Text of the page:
Back in 1995, after much heart-searching and a special assembly, the Faculty of Health Sciences adopted a primary healthcare policy, designed to help the faculty chart a new course in line with national healthcare concerns.
In quick time that policy led to the appointment of its first chair of primary healthcare, Professor Dumo Baqwa. A few years later, the faculty overhauled the curricula of its many programmes to reflect its new policy.
Now it's taking its primary healthcare focus to the next level.
Just over a week ago, the faculty opened its first "purpose-built" student learning centre in the nearby Bonteheuwel community. The R2.8-million (plus another
The new facility boasts, among other things, 10 consulting rooms, patient waiting areas, a computer room, a seminar room, and a courtyard where students and patients can relax. The centre is also fully equipped for medical consultations, as well as physiotherapy and speech-and-language therapy.
Funding for the venture came from the UK-based Rangoonwala Foundation - Dr Abdul Wahab Barday, a member of the faculty board, was instrumental in securing that support - and the Liberty Foundation of South Africa.
The centre will serve as a base from which UCT students, supported by faculty members, part-time practitioners from communities and provincial staff, will come face to face with the business end of community-based healthcare. Among other things, they will deliver a range of services and conduct research in the two areas.
"We really want our students in medicine and the allied health sciences to have a rich awareness of the challenges of working in communities in and around Cape Town," said Professor Martin Hall, UCT deputy vice-chancellor, at the opening of the centre. "This is an opportunity for us to educate different sorts of students in healthcare work in South Africa."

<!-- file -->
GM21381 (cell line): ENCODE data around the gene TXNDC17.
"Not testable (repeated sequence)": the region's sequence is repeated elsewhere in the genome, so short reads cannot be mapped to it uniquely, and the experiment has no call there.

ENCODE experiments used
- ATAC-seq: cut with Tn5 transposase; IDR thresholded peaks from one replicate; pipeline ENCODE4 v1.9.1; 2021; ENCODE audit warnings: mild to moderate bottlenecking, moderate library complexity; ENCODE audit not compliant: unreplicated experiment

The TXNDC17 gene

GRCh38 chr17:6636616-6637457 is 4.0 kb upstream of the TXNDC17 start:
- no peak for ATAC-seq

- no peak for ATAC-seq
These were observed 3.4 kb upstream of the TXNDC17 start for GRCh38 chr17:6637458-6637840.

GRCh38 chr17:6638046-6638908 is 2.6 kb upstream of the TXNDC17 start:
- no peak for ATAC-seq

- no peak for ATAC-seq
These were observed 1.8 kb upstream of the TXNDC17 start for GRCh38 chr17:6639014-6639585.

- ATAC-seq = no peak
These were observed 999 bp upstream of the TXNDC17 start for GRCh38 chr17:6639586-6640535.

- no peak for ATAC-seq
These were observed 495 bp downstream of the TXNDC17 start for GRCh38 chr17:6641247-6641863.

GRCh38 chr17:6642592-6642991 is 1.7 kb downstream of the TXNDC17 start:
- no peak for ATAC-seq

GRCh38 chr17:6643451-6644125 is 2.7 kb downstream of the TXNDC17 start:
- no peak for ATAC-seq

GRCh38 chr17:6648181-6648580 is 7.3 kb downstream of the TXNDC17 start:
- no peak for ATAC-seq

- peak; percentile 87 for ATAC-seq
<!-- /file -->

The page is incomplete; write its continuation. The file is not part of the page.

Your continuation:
And that's the crux of it, notes Professor Jimmy Volmink, current chair of primary healthcare at UCT.
"The importance of providing a community-based educational experience for future health sector professionals cannot be overemphasised," he says. "Doctors, physiotherapists, occupational therapists, etc, all need exposure to the community realities of our country.
"Indeed, we believe it is a core aspect of their training."
The faculty hopes to up the level of exposure in the near future. It's already lining up venues - in Khayelitsha, Hanover Park, Mitchell's Plain and Retreat - for four more such centres.
Here too, UCT won't go it alone, but will rely again on the help of its Vanguard centre partners - the Provincial Government of the Western Cape (PGWC) and the City of Cape Town.
"The Western Cape, and in particular the Cape Metro, is challenged by a particular burden of disease that is very unique," said Professor Craig Househam, head of health in the province. "We have the diseases of development - AIDS, tuberculosis, infectious diseases - but we also have diseases of lifestyle, like chronic diseases, hypertension.
"Our communities are suffering under a very significant burden of disease, which poses particular challenges to health services in the Western Cape and the Cape Metropole."
And, if the health sciences faculty has its way, that's a challenge its students will be well equipped to tackle.
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